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HST 325: U.S. Foreign Relations to 1914 (Conroy-Krutz): What is a Primary Source?

Understanding the Difference Between Primary and Secondary Sources

Below are some additional resources that explain the differences between primary and secondary sources and key questions you can ask to determine if a source falls into one category or another. 

Primary vs. Secondary Sources

Primary sources provide direct or firsthand evidence about an event, person, or object. These sources are contemporary to the events and people described. In the context of historical research, primary sources are sources that were created during the specific time period being studied. 

 

Some examples of primary sources include: 

  • Newspaper articles
  • Diaries
  • Letters
  • Memoirs and autobiographies
  • Speeches
  • Photographs
  • Novels, poems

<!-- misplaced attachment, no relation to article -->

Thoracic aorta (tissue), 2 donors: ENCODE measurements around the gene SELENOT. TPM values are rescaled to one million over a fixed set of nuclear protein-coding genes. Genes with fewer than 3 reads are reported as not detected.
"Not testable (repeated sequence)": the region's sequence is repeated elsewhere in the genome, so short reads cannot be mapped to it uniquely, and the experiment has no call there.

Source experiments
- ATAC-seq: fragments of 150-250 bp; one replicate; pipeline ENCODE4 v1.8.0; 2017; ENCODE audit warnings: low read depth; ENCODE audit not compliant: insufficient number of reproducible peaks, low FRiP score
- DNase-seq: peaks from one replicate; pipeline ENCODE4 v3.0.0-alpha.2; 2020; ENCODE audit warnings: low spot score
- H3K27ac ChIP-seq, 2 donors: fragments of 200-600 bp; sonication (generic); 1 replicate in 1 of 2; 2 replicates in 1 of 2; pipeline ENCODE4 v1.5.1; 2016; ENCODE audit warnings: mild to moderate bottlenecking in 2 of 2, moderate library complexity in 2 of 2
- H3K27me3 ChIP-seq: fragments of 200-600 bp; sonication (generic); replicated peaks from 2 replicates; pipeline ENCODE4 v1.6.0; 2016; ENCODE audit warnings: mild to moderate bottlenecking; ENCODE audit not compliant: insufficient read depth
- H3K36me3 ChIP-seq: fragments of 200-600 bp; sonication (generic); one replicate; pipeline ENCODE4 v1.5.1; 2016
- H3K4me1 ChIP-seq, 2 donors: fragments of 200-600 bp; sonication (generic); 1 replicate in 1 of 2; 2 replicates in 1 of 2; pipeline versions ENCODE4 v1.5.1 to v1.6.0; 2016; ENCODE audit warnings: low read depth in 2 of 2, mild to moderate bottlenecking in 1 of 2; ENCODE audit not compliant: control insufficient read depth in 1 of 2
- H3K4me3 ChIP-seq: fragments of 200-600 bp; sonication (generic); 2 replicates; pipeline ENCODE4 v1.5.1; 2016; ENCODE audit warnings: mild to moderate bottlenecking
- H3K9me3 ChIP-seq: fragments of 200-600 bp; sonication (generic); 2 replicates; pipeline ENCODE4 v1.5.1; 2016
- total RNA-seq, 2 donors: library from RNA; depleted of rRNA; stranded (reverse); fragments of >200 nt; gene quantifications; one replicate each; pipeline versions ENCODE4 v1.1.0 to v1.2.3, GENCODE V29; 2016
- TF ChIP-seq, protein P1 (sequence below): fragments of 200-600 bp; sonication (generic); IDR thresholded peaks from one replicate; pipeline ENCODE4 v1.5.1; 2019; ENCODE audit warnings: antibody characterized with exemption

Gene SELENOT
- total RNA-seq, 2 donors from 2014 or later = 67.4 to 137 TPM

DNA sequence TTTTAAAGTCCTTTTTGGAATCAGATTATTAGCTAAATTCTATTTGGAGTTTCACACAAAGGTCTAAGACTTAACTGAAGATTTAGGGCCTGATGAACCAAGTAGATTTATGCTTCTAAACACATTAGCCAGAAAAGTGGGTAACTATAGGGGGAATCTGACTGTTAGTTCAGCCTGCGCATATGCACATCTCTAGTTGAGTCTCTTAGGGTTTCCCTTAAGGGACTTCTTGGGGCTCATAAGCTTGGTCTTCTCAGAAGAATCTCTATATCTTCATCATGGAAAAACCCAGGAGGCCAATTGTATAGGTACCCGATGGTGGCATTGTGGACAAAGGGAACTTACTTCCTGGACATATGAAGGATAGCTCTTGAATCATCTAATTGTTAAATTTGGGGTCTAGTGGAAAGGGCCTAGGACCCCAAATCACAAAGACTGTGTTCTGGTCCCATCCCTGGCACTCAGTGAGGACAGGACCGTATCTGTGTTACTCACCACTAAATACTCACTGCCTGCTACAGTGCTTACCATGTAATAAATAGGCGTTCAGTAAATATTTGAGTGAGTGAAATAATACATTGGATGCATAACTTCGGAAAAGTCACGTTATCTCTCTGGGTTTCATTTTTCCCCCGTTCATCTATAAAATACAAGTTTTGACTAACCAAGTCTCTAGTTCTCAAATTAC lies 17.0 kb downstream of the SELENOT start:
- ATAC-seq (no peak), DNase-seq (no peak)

• Government documents

Secondary sources were produced sometime after an event took place. Unlike primary sources, secondary sources do not provide firsthand evidence. Instead, they provide information that has been analyzed or interpreted in some way. Secondary sources often analyze information that has been gathered from various primary sources.

 

Examples of secondary sources include:

  • Book reviews
  • Scholarly articles (those that interpret or analyze other sources)
  • Literature reviews
  • Biographies
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Librarian

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Sarah Klimek
Contact:
U.S. History Librarian
(517) 884-7435
Michigan State University